Somalia: ship hijacking hinders UN effort to contract vessels to bring urgent food aid

Somalia: ship hijacking hinders UN effort to contract vessels to bring urgent food aid

The MV Rozen
The United Nations World Food Programme (WFP) warned today that it is facing increasing difficulties in contracting ships to deliver urgent food aid to hungry Somalis following the hijacking of one of its chartered vessels, now in its 10th day, off the coast of the East African country.

The United Nations World Food Programme (WFP) warned today that it is facing increasing difficulties in contracting ships to deliver urgent food aid to hungry Somalis following the hijacking of one of its chartered vessels, now in its 10th day, off the coast of the East African country.

WFP already has 2,423 metric tons of food aid waiting at port in Tanzania, and despite calling for shipping contracts a week ago, there has been no expression of interest. Usually competitive bids are received within days.

“This is a direct result of the hijacking, and it threatens our ability to get food into Somalia ahead of the upcoming rainy season,” WFP Country Director Peter Goossens said. “It’s vital that this situation is fully resolved quickly, and that all groups respect humanitarian access and delivery corridors in Somalia.”

The next rains are expected in mid April and even light rainfall is enough to close down key sections of the dilapidated road network that has seen little or no repair work since the fall of the Siad Barre regime in 1991, since when the country has been torn by factional fighting and lacked an effective central government. Food stocks need to be moved to strategic locations well in advance.

WFP has more than 14,000 metric tons of food within Somalia, enough for immediate needs, but supplies must be continually replenished. While a vessel can carry thousands of tons in a single voyage, the largest trucks with trailers moving through Somalia can take only 30 metric tons each, and many carry less.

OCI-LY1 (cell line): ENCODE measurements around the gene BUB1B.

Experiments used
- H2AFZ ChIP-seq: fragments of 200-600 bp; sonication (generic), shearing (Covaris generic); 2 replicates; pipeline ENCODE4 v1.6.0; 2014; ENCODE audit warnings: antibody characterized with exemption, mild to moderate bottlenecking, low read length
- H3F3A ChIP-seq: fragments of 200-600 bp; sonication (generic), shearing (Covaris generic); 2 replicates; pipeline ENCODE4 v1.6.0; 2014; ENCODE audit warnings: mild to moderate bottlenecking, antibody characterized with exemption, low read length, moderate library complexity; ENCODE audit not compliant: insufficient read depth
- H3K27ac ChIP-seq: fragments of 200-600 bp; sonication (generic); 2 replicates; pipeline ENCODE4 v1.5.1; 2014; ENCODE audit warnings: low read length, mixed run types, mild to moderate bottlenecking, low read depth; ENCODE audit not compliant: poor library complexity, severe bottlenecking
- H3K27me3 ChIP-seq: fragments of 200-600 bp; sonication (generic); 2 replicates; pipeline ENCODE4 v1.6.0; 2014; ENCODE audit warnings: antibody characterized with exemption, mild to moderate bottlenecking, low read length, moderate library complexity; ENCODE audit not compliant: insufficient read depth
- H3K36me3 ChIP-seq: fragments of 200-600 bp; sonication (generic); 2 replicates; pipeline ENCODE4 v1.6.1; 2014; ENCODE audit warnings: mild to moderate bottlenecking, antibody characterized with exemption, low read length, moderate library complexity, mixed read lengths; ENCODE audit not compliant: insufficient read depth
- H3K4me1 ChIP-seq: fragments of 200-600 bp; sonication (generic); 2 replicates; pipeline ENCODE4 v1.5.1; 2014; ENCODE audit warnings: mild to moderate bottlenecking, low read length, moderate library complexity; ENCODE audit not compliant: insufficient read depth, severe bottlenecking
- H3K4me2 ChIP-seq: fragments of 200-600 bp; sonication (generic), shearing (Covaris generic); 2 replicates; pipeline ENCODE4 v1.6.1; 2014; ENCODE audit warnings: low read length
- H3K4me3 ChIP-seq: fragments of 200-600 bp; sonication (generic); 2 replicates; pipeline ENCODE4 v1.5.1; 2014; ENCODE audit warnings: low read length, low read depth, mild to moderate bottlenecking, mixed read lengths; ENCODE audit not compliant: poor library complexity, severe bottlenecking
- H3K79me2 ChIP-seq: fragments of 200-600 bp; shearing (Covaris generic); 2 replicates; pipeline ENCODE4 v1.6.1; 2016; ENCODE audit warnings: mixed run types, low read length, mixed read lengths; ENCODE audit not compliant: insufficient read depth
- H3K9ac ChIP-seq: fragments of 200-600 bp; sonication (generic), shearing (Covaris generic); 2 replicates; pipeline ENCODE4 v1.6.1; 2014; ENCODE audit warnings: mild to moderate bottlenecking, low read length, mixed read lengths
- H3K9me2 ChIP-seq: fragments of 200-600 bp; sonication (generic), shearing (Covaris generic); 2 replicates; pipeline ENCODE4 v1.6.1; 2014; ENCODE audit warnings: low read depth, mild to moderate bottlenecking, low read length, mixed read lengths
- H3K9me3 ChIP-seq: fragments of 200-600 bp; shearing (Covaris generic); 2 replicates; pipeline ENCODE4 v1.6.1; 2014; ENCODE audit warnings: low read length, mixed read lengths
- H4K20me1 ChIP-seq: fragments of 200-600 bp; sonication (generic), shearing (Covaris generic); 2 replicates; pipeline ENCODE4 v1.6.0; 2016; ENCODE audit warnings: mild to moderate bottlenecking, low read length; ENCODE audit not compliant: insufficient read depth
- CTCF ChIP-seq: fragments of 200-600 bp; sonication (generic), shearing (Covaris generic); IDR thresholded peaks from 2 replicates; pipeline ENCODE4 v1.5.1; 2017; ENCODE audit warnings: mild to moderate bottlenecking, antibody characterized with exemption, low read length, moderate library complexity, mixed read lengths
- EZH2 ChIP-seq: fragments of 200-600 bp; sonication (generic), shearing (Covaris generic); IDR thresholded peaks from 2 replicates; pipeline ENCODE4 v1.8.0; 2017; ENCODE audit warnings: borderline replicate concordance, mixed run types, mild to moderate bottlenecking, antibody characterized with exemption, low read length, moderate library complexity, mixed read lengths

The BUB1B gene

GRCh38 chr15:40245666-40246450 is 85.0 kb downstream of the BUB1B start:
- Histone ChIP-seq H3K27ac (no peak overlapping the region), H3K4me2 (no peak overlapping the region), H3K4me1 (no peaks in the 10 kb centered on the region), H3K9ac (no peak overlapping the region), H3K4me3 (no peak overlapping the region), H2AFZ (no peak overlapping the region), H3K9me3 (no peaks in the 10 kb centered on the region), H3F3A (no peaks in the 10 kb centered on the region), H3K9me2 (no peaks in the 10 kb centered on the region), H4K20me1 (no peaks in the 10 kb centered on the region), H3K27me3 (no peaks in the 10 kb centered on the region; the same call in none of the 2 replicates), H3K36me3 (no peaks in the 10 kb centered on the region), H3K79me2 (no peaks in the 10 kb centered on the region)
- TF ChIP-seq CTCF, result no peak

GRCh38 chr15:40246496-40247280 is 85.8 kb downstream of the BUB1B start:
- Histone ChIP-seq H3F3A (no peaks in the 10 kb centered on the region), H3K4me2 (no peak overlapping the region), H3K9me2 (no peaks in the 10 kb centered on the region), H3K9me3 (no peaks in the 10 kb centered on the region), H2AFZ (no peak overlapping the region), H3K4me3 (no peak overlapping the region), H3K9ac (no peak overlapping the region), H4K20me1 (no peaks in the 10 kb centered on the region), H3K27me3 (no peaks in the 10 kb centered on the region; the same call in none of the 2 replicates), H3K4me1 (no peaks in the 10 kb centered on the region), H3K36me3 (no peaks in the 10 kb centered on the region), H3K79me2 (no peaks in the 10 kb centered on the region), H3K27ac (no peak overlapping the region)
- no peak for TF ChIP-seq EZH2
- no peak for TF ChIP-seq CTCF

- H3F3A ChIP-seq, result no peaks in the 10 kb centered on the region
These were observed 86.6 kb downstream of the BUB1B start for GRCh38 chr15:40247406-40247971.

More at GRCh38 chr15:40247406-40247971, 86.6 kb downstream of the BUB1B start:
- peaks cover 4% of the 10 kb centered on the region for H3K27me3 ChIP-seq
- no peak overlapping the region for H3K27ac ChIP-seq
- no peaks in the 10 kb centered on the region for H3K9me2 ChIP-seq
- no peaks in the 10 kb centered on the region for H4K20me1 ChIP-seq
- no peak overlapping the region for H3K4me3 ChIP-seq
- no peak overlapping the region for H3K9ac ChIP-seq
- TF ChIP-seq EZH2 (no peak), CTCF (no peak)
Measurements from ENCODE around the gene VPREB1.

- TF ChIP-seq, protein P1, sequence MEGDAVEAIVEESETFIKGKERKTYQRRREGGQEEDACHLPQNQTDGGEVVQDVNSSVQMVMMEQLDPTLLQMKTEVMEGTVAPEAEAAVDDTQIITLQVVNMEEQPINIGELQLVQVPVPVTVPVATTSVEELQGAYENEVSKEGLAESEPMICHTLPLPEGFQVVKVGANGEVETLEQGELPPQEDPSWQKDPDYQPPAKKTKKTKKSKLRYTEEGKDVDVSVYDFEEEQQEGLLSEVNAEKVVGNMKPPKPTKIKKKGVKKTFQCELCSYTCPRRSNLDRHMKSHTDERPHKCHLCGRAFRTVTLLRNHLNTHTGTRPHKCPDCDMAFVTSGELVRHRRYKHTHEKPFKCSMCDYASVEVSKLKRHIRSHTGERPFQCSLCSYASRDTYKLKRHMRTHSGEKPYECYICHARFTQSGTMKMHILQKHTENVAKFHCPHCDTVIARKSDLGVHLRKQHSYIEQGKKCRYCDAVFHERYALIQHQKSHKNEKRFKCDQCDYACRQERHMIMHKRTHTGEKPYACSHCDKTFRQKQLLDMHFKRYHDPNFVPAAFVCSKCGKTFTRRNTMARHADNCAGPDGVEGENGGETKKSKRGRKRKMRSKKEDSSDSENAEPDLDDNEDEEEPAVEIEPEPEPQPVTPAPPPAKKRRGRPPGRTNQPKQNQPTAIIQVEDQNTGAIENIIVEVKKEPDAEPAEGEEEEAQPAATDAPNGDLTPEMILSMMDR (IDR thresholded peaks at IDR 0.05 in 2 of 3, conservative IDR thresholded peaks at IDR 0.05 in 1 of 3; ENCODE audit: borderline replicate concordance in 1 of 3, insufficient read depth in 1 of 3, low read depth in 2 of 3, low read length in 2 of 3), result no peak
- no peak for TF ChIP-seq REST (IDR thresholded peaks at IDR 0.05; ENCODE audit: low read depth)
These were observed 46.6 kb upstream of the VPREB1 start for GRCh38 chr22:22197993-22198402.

While WFP uses road convoys to move food across the border from Kenya into nearby regions, transporting large amounts the length of the country is up to 40 per cent more expensive, slower, and also dangerous. WFP-contracted truck convoys are vulnerable to hijacking and hold-ups at impromptu checkpoints mounted by local militias and armed groups.

As he has done since the MV Rozen was hijacked on 25 February shortly after it unloaded 1,800 metric tonnes of food aid and equipment in northern Somalia, Mr. Goossens appealed for the release of the 12 crew members seized with the vessel, which is now anchored off Gara’ad close to the border of the northern and central regions of Somalia.

“With every day that goes on, the ordeal becomes so much worse for the crew and their families; we need to get them home safe,” he said. “It’s vital that the crew and the vessel are released – safely and immediately.”

The hijacking was the fourth such attack on UN supply vessels off Somalia in 20 months.

In 2005, after two earlier hijacks, WFP temporarily had to suspend deliveries of food aid by sea for some weeks, but since then sea deliveries have been uninterrupted, even during the worst days of the conflict between the Transitional Federal Government (TFG) and the Union of Islamic Courts (UIC) at the end of last year. The MV Rozen itself escaped an attempted hijack in southern Somali waters last year.

In 2006, WFP delivered some 78,000 metric tonnes of relief food to 1.4 million people affected by drought and floods in southern Somalia.